"Every other year we are mystery shopped by a Green Flag judge and that keeps us on our toes to continue to excel," she adds.

People's Choice national ratings for park popularity also testify to the strength of public backing Warley Woods commands. "We can mobilise a big vote when we need to, thanks to a catchment that includes many long-term residents as well as short-term renters - our 5,000 Facebook following helps too."

Community parks differ markedly from traditional ones, Viv stresses, and to keep her hand in with her peers, who run them elsewhere in the region, she meets the Midlands Parks Forum online to share knowledge and "aid my personal development".

Delivering that mix of specialties for its sport and leisure facilities is one of the factors that sets Warley Woods apart from other community parks, Viv believes.

Such interdisciplinary know-how helps the park plan and execute the long-term improvement programme that is securing its future. In a parallel with private golf club committees, the board of trustees, all local residents, includes members from a spread of professions. "One is a town planner, another a retired social worker, and a third an engineer," notes Viv.

A strong communications network fosters unity of purpose. Viv is in constant contact with her staff - the two full-time cleaners, a part-time administrator, the five Pavilion shop staff and three full-time grounds professionals.

Lockdown lament

"Parks are on the frontline of the pandemic and the public is realising how valuable they are as community spaces. But easing lockdown landed Warley Woods with an unwanted aftermath. Volunteers had to remove mountains of rubbish and also had to deal with some antisocial behaviour," Viv reports. Cannon Hill Park in Moseley was forced to call the fire brigade to help clear litter.

Covid-19 has touched lives at Warley Woods, as it has everywhere. "Golf club president and trustee John McBride died of the disease on the day Boris sent us into lockdown. Another trustee caught the virus in the run-up to lockdown, but is fine now."

Throughout the park, vigilance is vital. "We've introduced the measures necessary to safeguard staff, volunteers and the public as far as we can. Toilets are sanitised daily and we caution visitors to keep themselves safe. Everything is clean when we leave at the end of the day, ready for tomorrow."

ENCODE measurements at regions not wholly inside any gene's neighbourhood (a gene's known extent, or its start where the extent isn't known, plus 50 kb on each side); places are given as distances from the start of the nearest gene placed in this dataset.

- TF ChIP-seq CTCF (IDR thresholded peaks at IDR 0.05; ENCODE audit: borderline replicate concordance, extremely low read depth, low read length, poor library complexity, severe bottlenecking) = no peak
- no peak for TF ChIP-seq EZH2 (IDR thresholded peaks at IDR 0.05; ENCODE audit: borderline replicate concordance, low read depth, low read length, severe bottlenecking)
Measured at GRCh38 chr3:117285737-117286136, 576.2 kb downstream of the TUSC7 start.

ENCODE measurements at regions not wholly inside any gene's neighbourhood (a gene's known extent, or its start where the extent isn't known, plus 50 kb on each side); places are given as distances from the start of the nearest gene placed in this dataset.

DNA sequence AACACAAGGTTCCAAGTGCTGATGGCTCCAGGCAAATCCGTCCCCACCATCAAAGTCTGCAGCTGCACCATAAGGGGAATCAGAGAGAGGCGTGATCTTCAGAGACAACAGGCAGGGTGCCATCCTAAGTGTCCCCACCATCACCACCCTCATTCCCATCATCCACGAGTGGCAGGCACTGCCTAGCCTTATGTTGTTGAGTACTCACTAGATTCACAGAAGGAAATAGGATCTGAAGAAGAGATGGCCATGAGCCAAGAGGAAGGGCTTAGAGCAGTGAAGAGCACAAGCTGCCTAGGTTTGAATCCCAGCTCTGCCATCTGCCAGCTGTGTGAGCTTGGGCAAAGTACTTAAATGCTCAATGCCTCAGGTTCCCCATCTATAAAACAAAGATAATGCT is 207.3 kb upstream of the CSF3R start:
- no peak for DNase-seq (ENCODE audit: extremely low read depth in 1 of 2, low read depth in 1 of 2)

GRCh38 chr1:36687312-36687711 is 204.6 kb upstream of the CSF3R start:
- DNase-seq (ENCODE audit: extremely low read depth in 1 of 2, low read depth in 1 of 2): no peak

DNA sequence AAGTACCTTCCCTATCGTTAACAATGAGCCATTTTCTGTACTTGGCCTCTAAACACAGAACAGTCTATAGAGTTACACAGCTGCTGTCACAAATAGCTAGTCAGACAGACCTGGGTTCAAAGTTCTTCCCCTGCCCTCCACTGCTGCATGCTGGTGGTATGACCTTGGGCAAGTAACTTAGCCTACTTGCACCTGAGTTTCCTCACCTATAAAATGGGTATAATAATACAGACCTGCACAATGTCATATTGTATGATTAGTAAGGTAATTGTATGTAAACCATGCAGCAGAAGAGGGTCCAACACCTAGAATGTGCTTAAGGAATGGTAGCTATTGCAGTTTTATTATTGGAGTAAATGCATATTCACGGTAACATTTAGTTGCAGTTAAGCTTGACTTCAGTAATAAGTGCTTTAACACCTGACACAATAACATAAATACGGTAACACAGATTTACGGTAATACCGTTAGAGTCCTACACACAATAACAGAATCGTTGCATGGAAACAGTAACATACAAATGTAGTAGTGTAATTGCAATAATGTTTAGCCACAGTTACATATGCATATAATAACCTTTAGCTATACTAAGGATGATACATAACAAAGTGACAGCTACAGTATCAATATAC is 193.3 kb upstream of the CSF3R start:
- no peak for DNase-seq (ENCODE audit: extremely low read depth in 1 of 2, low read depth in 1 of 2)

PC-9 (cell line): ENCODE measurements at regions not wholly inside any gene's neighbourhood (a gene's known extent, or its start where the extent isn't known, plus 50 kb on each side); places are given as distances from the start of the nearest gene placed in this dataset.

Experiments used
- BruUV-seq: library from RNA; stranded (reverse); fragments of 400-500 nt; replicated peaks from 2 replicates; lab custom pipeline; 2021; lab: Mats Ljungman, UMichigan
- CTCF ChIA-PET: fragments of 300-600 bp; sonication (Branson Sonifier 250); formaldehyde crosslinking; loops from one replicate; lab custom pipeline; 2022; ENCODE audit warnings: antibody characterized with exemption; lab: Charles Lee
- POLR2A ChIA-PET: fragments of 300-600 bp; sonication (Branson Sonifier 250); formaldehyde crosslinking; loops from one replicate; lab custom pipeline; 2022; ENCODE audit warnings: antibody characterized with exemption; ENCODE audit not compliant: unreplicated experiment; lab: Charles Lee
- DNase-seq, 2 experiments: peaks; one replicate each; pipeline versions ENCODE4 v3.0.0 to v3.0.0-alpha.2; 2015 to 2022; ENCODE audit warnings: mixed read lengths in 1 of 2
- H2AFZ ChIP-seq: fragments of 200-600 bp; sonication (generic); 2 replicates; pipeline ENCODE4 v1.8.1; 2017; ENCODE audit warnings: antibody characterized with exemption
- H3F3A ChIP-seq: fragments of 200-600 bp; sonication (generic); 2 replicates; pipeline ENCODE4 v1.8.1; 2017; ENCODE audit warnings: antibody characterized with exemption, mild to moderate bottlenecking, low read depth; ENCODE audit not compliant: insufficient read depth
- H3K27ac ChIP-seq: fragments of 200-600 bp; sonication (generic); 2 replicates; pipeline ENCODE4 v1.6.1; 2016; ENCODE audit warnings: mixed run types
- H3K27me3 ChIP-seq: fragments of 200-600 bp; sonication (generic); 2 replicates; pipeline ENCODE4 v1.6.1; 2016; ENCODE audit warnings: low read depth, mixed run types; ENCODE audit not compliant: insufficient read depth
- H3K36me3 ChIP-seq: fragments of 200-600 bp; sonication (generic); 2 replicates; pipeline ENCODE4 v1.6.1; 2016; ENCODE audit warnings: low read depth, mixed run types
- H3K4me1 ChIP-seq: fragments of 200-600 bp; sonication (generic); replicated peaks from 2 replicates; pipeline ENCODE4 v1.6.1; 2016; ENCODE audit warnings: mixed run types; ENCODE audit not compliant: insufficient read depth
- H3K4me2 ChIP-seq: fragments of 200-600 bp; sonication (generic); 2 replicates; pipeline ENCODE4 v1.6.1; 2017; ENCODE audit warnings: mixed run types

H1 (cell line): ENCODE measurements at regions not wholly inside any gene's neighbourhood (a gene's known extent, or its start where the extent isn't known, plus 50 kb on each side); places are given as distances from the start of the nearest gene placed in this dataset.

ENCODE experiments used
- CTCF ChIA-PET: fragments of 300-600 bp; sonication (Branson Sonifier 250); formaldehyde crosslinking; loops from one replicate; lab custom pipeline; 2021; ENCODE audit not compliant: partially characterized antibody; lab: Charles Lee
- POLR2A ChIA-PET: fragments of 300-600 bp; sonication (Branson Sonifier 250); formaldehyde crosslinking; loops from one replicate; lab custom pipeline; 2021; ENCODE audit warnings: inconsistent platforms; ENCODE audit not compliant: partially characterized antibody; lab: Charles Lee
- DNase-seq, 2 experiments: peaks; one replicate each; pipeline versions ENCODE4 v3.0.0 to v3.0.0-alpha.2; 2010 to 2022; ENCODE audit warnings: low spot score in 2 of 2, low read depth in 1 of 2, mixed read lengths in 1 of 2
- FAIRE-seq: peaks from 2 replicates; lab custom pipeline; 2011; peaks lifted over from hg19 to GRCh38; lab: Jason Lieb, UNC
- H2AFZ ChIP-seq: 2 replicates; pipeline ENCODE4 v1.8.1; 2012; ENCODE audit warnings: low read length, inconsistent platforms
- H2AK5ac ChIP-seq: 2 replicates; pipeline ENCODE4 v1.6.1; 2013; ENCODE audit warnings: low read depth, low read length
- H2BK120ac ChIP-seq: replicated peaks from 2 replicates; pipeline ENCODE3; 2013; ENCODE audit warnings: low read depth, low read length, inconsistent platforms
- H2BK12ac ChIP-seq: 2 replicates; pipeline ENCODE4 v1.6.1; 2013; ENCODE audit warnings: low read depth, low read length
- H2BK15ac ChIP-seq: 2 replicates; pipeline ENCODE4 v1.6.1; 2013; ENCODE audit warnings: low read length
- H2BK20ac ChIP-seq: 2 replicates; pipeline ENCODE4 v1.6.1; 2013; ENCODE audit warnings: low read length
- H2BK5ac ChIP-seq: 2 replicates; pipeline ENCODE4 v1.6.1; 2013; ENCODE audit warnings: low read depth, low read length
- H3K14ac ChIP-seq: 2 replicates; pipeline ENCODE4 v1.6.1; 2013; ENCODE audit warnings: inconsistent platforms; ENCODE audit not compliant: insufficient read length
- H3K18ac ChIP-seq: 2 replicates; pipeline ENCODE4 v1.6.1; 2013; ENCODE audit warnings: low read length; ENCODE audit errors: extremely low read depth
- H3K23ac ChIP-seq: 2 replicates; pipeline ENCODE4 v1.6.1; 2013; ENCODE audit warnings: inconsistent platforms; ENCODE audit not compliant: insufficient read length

Bemused by the Trust's need to keep the children's play area closed under the Government's lockdown, Viv is delighted it's accessible once more. "This is a low risk area for kids and I couldn't understand the ruling," she states.

Golf Course and Park Manager Alan Merricks

Move in a million

When Alan Merricks joined the Warley Woods team in 2015, he knew he had his work cut out on the golf course.

After stints at The Chase and then North Worcestershire, both private, he sensed his time had come to manage. "I jumped ship from North Worcestershire after ten months - before it closed - saw this post advertised and seized the opportunity."

"Viv and three trustees interviewed me for the job. I always thought I'd make a decent head greenkeeper and saw how I could bring greater efficiency to Warley Woods' course management."

Now thirty-two, Alan is running a tight team with diverse duties across the 100-acre Trust site, constantly learning and applying fresh skills. Hard work and dedication have borne fruit out on course. "We no longer have to use temporary greens over winter and the course is far tidier now," he says.

Topography plays a big role in draining the nine hole, 30-acre course. "We are 200m above sea level here - one of the highest points in the region: higher even than the Hawthorns [he's a diehard West Brom fan celebrating The Baggies' return to Premier League action] which I can see from one of the fairways."

"Our height means the course is pretty free draining. Water runs into a mini valley in the park to feed a small stream."

Maintenance costs are a major focus for Alan and he brings his own expertise to bear to keep overheads low. "I've had experience with car maintenance as my dad is a truck driver."